April 7th, Riverton, Wyoming

Hello everyone. I am now in Riverton, Wyoming at my folks place. I rode in here today from Jeffry City.
Did I mention that it was windy? I got a very early start on Wednesday, and was peddling prior to 6 AM, as I left Rawlins. Even so, the wind was howling. As I headed north on US 287, I was blown off of the rode 2 times, but managed to stay on my bike.
The trick to this is to turn your bike in the direction the wind wants it to go anyway. Once I ended up biking about 50 feet off of the road, but stopped short of the fence.
I was heading north, so the west wind didn’t slow me down as much as it did the previous day, but it was still hard work.
Maybe some of you know the answer to this. Why should a cross wind be anything but annoying? Why does it **slow you down** so much? A simple vector analysis says it shouldn’t. Just a thought.
The road quality was pretty poor. When the highway dept. repaved it, it stopped short of the shoulder. Fortunately, however, the also ground rumble strips into the side of the road, leaving about a 6 inch strip for cycling. After a while, I got up the nerve to just cycle in the highway, moving over to the side only when a vehicle approached.
Then, a miracle occured. The wind stopped, except for a slight tailwind. I made incredible time, averaging about 12 mph for a couple of hours. I stopped at Muddy Gap to fill up on supplies, and then turned west to head towards Jeffry City. This took me past a famous landmark called “Split Rock;” a navigation point for early travelers.
The 22 mile ride to Jeffry City was hard–but only 22 miles hard. I arrived at abouty 6:30 PM, and was all prepared to camp west of the town.
But, then it occured to me: my parents live 53 miles from here. I called them and they agreed to come pick me up, and then bring me back to Jeffry City the next morning. What a deal! I waited out the hour at the Split Rock Cafe and Bar, and sucked down a cold one that I could hear calling me all the way back at Muddy Gap. The bar had a couple of nice folks, and a friendly woman behind the bar. (Thanks for the conversation you guys.)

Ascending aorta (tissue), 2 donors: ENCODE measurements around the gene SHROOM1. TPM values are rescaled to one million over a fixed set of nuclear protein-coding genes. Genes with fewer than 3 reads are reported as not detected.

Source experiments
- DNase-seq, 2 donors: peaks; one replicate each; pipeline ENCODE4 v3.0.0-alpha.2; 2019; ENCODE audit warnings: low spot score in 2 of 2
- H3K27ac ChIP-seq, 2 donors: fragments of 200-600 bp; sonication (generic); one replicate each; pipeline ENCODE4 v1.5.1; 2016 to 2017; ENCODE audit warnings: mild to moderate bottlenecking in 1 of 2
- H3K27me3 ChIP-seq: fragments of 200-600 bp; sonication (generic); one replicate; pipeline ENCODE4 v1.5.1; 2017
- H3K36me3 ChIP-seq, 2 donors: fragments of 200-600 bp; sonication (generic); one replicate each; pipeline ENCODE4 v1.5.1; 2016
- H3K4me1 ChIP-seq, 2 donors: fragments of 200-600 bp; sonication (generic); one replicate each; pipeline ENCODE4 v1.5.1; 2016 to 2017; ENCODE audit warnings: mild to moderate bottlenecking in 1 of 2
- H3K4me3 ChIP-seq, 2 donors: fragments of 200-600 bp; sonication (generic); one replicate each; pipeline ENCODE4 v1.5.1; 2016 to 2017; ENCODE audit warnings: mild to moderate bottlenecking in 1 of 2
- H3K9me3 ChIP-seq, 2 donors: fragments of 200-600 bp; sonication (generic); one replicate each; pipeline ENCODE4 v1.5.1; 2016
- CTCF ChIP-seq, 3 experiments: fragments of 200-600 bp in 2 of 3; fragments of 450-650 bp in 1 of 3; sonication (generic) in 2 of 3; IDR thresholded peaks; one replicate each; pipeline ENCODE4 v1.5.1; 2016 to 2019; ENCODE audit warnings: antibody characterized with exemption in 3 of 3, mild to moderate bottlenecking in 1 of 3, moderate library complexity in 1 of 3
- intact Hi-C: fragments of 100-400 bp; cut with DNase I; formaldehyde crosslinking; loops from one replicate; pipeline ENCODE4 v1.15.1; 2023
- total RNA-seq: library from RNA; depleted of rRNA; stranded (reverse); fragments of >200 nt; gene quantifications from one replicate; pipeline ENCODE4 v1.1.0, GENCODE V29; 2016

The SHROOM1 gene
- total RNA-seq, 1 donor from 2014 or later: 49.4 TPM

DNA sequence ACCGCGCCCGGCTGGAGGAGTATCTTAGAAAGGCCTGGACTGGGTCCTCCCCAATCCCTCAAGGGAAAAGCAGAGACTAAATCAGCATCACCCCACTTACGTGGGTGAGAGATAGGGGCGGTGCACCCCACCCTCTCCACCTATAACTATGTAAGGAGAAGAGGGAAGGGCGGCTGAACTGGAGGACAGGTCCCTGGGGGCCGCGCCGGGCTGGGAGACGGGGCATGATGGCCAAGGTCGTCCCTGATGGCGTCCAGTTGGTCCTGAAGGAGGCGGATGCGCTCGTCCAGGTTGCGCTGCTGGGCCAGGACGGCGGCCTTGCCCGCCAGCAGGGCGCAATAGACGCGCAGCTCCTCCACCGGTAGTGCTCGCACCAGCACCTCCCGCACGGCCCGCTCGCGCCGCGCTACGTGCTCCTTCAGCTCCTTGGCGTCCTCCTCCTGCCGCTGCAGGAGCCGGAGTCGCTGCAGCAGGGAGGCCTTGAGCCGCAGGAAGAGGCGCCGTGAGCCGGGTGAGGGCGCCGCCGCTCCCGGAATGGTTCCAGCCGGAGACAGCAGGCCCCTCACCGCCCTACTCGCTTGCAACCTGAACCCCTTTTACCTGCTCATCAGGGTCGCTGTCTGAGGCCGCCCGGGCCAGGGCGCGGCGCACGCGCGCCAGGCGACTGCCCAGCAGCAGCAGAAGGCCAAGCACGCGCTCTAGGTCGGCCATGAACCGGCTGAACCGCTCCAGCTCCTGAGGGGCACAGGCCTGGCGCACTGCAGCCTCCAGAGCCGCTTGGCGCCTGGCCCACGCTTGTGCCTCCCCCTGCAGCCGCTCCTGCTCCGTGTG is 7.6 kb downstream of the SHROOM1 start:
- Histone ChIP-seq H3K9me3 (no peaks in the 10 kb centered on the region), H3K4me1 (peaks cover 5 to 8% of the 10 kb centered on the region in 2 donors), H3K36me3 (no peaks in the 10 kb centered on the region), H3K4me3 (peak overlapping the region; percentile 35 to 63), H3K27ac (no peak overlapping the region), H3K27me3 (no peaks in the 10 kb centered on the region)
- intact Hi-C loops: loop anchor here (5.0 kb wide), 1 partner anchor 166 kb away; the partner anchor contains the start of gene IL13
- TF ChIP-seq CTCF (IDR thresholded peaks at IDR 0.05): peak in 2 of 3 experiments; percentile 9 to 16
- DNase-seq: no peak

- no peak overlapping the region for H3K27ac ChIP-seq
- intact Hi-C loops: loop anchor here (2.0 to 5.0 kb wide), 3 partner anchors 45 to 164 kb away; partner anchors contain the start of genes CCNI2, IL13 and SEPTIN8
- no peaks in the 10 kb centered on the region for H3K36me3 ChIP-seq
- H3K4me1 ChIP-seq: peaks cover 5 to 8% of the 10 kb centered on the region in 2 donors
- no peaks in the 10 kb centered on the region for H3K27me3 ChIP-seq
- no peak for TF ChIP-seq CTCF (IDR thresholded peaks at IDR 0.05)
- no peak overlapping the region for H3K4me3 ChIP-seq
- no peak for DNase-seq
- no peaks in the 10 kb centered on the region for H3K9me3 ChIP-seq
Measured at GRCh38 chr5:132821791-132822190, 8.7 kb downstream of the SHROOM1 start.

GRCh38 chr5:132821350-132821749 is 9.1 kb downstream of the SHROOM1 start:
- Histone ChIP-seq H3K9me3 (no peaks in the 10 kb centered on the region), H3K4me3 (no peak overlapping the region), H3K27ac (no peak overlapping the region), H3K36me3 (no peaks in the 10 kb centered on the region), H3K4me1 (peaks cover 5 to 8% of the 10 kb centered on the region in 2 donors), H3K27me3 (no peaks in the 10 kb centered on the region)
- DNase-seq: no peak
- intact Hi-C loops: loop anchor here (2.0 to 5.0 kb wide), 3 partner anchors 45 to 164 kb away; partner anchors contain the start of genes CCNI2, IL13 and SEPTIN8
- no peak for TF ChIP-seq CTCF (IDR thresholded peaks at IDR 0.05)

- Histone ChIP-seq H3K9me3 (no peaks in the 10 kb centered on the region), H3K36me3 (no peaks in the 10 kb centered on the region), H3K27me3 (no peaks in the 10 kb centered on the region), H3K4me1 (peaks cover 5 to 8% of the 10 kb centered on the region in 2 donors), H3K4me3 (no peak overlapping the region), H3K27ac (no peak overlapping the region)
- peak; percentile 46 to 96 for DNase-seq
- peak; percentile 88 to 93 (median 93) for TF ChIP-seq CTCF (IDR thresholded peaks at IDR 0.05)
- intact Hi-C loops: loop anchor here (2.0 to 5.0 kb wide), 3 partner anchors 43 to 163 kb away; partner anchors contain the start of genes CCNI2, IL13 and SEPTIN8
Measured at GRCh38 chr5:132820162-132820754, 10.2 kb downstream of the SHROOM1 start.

The next morning, I was back in Jeffry City at about 7:15. I was a bit nervous as the first 20 miles of the ride was due west, into the head winds. However, the day was perfectly calm. After the 20 mile ride, I turned north over Beaver Rim, which offered a stunning view of “Wide Open Wyoming.” It also gives a good view of the Wind River Mountains, where I spent many days as a kid.
The ride down from Beaver Rim offers a 5 mile stretch of downill that starts off with a 9% grade. When I was younger, I obtained a speed of 55 mph going down this hill! This time, I used breaks to keep it under 35. Age.
Tomorrow I give two talks: one to a group of about 500 4th and 5th graders, and then to a general audience in the evening. The 4th and 5th graders terrify me. I will let you know how it went!

9 Responses to “April 7th, Riverton, Wyoming

  • Thanks for the update Scott! Sorry to hear the wind has been so nasty but glad you are moving on. We had some friends visit from Jackson this past Mon, they got most of the way to Denver last Wed before I80 was completely shut shut down. They spent the night in Laramie and were able to move on Thurs morning. Could be worse, I hope there are no more Spring storms in your path! Ride on!!

  • Sounds like good progress today.

    I’m guessing the crosswind wants you to go in a diagonal direction (northeast in your example), but you have to work to stay orthaganol to the wind (north for you).

  • A mile at a time. A day at a time. A week at a time. And you look back and suddenly you’ve cranked around the world.

  • David Stischer
    7 years ago

    Looks like a good finish to the first week. Good job. Enjoy the weekend.

  • Paul Gilpatrick
    7 years ago

    Great pictures Scott. They bring back memories. Sorry about the road, I had nothing to do with it. Enjoy our hometown. It’s a good thing you missed the dumping of snow they received a week ago! I hope you are passed the worst of the wind.

  • Scott, Don’t feel like you have to ride on the shoulder if it’s covered with weather heaves and not maintained. If the shoulders are bumpy and the roads are empty, ride on the road! Best done if you have a mirror to keep an eye on approaching traffic. As always, safety first…!

  • Scott, it was great seeing you along the road on April 6 about 8 miles east of Jeffrey City. Craig B. provided me this link to track your amazing trip. You have ridden so far since early April. I have a great picture of you which I took that cold and windy day–but the site will not allow me to paste it in here. I wish you well and safe journeys.

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